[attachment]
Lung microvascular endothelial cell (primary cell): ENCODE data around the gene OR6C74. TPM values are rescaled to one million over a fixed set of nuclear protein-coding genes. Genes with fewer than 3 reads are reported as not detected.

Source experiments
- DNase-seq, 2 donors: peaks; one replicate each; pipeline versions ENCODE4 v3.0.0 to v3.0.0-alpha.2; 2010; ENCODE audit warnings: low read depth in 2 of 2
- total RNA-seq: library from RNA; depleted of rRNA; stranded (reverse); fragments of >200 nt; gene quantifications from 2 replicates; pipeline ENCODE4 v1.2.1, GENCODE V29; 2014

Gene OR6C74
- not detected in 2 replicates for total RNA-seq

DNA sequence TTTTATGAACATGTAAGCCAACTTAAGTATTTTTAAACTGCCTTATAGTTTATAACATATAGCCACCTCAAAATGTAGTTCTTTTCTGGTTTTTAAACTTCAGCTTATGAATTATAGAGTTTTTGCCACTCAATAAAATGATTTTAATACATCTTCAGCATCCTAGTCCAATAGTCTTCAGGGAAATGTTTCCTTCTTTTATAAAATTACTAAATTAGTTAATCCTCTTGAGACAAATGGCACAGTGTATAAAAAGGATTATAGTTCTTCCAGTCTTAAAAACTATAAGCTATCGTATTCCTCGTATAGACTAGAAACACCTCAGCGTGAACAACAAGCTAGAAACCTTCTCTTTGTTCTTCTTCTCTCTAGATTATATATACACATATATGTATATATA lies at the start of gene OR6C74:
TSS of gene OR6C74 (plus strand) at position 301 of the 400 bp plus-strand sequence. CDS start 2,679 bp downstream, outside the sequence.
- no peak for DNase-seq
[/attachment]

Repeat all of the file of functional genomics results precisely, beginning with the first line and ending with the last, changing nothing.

Lung microvascular endothelial cell (primary cell): ENCODE data around the gene OR6C74. TPM values are rescaled to one million over a fixed set of nuclear protein-coding genes. Genes with fewer than 3 reads are reported as not detected.

Source experiments
- DNase-seq, 2 donors: peaks; one replicate each; pipeline versions ENCODE4 v3.0.0 to v3.0.0-alpha.2; 2010; ENCODE audit warnings: low read depth in 2 of 2
- total RNA-seq: library from RNA; depleted of rRNA; stranded (reverse); fragments of >200 nt; gene quantifications from 2 replicates; pipeline ENCODE4 v1.2.1, GENCODE V29; 2014

Gene OR6C74
- not detected in 2 replicates for total RNA-seq

DNA sequence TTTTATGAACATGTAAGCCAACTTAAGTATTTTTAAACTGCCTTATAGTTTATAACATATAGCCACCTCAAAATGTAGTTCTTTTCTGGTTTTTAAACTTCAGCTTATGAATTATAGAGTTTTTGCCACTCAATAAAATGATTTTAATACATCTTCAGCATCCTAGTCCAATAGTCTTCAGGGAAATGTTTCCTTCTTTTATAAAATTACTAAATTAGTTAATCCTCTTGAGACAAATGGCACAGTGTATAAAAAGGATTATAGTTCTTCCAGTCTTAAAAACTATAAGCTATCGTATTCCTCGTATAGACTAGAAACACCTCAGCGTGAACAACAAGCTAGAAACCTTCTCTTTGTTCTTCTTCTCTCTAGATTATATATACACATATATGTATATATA lies at the start of gene OR6C74:
TSS of gene OR6C74 (plus strand) at position 301 of the 400 bp plus-strand sequence. CDS start 2,679 bp downstream, outside the sequence.
- no peak for DNase-seq